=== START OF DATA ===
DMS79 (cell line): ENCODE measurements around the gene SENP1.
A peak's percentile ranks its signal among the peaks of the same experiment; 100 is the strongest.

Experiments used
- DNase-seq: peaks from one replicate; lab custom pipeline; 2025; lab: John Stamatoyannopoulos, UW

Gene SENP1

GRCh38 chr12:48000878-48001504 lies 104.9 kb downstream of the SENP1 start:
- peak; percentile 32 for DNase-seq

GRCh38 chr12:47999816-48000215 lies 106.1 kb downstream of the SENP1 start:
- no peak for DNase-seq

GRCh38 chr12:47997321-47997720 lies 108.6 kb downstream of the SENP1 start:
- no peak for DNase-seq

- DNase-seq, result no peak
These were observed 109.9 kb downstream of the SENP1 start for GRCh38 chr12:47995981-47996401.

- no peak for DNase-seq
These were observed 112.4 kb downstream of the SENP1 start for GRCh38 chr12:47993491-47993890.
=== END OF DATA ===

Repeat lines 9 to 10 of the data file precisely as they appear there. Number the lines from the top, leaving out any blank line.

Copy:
- no peak for DNase-seq

GRCh38 chr12:47997321-47997720 lies 108.6 kb downstream of the SENP1 start: